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Face-Off in the Gulf: Why Iraq, Why Now?

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The journalists of Reuters look at the case for and against a war in Iraq, examining the Bush Doctrine, the chronology of events since the Gulf War, and why this is coming to a head now.
This chapter is from the book

This chapter is from the book

"To assume this regime's good faith is to bet the
lives of millions and the peace of the world in a
reckless gamble. And this is a risk we must not

President George W. Bush
in an address to the United Nations,
September 12, 2002

"We are preparing for war as if war will break out
in one hour, and we are psychologically ready for

Iraqi President Saddam Hussein,
November 3, 2002

The Case for War

The sense of expectation at United Nations headquarters was palpable. A year and a day after Arab suicide squads crashed hijacked airliners into the World Trade Center and the Pentagon, President George W. Bush was due to deliver a crucial speech that could open a fresh chapter in his war on terror. World leaders in his audience could find themselves "squirming in some of the seats," a senior administration official warned beforehand. Bush would be blunt.

At home and abroad, it had been an anxious few days. The anniversary of September 11 had revived traumatic memories and fears of fresh attacks on America. Vice President Dick Cheney was at a secret location. Heat-seeking anti-aircraft missiles were deployed around Washington in an operation codenamed Noble Eagle. A number of U.S. embassies around the world were closed for security reasons. Airlines slashed their schedules as passengers chose not to fly on September 11, fearing a spectacular new coup by the authors of the original attacks. Chief suspect Osama bin Laden and most of the top lieutenants in his al Qaeda network were believed to be still alive, scattered but elusive, and capable of posing a lethal threat.

But the U.S. president made no mention of bin Laden. In a speech of 2,700 words, he named al Qaeda just once. Instead, Bush devoted almost his entire address to warning the world of what he saw as the threat from one country: Saddam Hussein's Iraq. He painted a detailed picture of a brutal and devious dictator who had defied the international community for 12 years, breaking his promises and defying U.N. resolutions aimed at forcing him to disarm. Saddam, said Bush, was relentlessly pursuing weapons of mass destruction.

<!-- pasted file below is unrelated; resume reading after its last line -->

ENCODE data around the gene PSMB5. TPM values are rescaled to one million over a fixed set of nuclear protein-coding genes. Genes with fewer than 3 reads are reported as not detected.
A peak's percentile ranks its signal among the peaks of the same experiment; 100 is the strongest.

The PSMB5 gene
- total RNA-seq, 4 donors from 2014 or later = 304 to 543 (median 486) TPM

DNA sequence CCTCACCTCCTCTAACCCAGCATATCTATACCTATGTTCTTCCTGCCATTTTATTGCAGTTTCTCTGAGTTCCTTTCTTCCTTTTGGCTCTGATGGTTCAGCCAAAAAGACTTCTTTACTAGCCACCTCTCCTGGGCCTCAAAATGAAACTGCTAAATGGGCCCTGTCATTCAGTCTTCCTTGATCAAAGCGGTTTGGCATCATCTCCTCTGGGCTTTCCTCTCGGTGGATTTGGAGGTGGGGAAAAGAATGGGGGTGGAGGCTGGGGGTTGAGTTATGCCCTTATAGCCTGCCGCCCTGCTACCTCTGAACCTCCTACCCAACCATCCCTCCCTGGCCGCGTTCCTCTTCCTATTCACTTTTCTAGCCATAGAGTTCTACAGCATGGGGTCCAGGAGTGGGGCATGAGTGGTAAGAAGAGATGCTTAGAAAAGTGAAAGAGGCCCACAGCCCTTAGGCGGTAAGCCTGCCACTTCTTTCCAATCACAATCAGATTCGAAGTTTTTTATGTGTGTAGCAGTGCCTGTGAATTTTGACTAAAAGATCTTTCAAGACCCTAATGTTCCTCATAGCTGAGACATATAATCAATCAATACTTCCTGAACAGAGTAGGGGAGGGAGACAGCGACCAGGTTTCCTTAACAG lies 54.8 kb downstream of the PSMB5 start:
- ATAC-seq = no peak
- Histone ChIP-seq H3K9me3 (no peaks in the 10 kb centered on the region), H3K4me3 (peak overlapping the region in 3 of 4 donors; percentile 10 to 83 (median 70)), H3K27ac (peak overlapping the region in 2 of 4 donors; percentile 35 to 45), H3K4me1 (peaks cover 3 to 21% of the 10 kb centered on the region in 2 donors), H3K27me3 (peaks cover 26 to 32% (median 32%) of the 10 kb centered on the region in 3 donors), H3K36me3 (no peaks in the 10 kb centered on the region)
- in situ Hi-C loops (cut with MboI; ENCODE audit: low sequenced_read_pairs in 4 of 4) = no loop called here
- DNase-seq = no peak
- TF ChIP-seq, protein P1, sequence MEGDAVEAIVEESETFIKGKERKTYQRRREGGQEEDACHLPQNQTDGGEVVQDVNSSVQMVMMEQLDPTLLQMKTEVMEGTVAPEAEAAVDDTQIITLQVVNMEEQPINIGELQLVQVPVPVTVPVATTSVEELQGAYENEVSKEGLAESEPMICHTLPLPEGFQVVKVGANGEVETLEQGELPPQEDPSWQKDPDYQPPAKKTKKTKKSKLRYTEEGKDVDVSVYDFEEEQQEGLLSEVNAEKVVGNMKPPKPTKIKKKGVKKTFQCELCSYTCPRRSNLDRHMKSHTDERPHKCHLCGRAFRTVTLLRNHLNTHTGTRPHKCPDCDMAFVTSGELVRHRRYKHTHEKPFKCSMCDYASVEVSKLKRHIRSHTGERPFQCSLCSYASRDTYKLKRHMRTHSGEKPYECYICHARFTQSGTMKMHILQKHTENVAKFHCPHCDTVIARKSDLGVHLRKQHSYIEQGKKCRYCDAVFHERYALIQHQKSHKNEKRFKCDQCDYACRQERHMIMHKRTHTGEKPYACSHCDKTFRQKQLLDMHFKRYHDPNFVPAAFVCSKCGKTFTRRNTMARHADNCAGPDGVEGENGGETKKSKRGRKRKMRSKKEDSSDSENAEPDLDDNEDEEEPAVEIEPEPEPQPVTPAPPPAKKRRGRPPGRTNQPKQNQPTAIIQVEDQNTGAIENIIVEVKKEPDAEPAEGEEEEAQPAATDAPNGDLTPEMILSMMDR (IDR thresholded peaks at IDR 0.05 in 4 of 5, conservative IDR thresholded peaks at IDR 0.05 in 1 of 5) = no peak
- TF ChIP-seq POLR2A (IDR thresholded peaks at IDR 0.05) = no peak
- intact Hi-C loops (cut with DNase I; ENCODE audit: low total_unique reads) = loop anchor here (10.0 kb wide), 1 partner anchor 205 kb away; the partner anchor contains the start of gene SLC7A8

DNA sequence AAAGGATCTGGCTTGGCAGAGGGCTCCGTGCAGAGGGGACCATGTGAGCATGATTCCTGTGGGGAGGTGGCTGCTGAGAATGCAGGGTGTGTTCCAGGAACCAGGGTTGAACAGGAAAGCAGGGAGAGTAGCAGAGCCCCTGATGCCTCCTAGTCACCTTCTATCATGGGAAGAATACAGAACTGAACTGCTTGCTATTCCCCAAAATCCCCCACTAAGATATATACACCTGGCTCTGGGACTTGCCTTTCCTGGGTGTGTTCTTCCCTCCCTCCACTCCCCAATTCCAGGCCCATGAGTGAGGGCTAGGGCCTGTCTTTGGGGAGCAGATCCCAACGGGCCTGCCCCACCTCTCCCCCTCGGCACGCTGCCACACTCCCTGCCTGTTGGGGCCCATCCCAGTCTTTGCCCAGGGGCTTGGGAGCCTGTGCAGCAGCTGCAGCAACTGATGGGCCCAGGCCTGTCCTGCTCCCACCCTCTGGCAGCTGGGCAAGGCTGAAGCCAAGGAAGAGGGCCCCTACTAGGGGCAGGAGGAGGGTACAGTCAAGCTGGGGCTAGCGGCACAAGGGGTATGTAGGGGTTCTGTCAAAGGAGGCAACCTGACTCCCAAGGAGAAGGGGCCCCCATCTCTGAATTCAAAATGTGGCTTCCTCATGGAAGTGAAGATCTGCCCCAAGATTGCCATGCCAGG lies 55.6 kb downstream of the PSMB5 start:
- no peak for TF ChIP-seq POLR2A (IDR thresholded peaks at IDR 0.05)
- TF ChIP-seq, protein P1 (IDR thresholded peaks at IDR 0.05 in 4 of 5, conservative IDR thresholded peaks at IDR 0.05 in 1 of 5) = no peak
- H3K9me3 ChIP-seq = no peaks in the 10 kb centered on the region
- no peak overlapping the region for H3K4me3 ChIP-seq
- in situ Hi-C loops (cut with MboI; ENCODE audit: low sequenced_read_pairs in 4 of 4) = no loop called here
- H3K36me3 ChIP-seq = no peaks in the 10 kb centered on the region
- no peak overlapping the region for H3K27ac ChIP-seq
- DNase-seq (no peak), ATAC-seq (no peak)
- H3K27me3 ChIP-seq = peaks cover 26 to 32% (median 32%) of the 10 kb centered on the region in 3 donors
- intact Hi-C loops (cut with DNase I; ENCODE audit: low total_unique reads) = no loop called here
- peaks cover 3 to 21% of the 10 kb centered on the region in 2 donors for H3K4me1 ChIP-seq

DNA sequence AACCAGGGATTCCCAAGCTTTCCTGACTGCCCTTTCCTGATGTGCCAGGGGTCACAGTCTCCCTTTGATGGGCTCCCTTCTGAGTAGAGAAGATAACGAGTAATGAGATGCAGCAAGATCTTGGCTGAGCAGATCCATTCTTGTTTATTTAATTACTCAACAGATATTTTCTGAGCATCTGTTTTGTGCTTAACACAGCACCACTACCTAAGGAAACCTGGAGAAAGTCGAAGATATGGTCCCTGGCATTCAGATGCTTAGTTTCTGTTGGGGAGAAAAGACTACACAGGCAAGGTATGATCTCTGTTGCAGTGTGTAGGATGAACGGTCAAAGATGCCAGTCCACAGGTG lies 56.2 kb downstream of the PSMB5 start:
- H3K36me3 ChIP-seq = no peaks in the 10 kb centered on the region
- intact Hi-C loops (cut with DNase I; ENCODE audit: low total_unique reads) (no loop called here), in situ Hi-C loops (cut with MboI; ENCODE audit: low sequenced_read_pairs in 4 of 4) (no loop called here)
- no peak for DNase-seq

Saddam HusseinSaddam Hussein presides over what appeared to be the biggest military parade in Baghdad since the 1991 Gulf War, greeting the massed ranks with gunfire, December 31, 2000. REUTERS

"The first time we may be completely certain he has nuclear weapons is when, God forbid, he uses one," Bush said. He outlined a nightmare scenario—"our greatest fear"—in which an "outlaw regime" like Saddam's might supply doomsday weapons to a terrorist group.

The emphasis on Saddam came as no surprise for those who tracked U.S. policy. Bush and leading figures in his administration had inexorably turned their sights on Iraq as part of a gradual but critically important shift in U.S. security doctrine since September 11, 2001. It was his conscious choice to restore Iraq to the very top of the U.S. agenda and actively seek to bring about "regime change," a U.S. policy first stated under his predecessor Bill Clinton. By a quirk of history, he found himself in a position to complete the unfinished business of his father, President George Bush senior, who routed Saddam's forces in the 1991 Gulf War but left the Iraqi leader in power.

As the younger Bush built up pressure on Saddam, underpinned by the threat of U.S.-led military action, there were parallels with, but also sharp differences from the build-up to his father's war. In 1991, the justification under international law was clear, and the arguments were easier to sell to the Arab world and the wider international community. War had to be fought to reverse an act of aggression—Iraq's invasion of Kuwait—and drive the occupying troops out.